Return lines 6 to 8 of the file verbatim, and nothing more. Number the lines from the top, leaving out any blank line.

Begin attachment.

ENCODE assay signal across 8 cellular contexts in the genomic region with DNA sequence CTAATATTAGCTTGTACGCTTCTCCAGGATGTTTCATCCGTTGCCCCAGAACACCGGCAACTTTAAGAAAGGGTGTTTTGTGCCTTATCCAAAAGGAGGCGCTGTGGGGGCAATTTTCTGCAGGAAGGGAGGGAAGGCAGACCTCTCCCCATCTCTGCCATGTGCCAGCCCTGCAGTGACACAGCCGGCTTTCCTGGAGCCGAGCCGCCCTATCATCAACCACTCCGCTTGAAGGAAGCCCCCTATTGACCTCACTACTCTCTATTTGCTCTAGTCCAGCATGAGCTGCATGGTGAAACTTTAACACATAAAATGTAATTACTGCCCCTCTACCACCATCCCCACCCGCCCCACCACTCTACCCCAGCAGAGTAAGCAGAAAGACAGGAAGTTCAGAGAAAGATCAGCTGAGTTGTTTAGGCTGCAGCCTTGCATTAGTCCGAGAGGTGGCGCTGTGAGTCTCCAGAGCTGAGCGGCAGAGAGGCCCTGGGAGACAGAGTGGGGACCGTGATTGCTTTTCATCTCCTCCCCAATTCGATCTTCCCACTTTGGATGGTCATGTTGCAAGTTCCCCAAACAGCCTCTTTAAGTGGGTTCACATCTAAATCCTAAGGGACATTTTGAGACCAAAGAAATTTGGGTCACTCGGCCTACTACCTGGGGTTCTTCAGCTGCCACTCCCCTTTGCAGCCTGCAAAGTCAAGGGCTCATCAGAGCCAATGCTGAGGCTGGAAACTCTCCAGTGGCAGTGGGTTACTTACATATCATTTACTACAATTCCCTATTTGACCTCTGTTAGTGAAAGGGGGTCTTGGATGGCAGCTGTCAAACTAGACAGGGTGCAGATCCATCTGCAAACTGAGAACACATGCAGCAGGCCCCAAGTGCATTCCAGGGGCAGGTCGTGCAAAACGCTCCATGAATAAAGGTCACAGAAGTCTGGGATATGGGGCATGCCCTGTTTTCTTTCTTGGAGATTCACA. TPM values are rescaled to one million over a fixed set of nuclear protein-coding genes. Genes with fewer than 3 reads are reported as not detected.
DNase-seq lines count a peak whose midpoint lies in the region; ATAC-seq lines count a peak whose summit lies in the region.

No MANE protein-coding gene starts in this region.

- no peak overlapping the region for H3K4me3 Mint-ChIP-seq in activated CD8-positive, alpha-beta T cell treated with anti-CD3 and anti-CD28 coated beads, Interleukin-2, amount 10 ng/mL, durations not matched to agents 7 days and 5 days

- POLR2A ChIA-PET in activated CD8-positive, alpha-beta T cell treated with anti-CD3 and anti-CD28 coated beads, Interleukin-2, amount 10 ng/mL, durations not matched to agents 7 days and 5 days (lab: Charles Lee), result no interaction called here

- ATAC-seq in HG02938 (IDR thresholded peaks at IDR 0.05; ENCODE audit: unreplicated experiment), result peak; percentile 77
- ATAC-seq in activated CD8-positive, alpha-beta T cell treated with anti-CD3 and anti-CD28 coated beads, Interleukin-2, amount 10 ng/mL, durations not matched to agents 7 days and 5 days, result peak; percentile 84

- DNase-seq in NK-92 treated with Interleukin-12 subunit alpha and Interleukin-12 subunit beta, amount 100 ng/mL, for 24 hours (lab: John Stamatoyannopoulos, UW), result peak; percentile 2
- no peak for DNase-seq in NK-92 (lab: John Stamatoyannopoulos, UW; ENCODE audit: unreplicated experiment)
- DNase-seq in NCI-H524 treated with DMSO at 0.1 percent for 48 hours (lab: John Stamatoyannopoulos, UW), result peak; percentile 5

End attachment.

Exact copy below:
- ATAC-seq in HG02938 (IDR thresholded peaks at IDR 0.05; ENCODE audit: unreplicated experiment), result peak; percentile 77
- ATAC-seq in activated CD8-positive, alpha-beta T cell treated with anti-CD3 and anti-CD28 coated beads, Interleukin-2, amount 10 ng/mL, durations not matched to agents 7 days and 5 days, result peak; percentile 84

- DNase-seq in NK-92 treated with Interleukin-12 subunit alpha and Interleukin-12 subunit beta, amount 100 ng/mL, for 24 hours (lab: John Stamatoyannopoulos, UW), result peak; percentile 2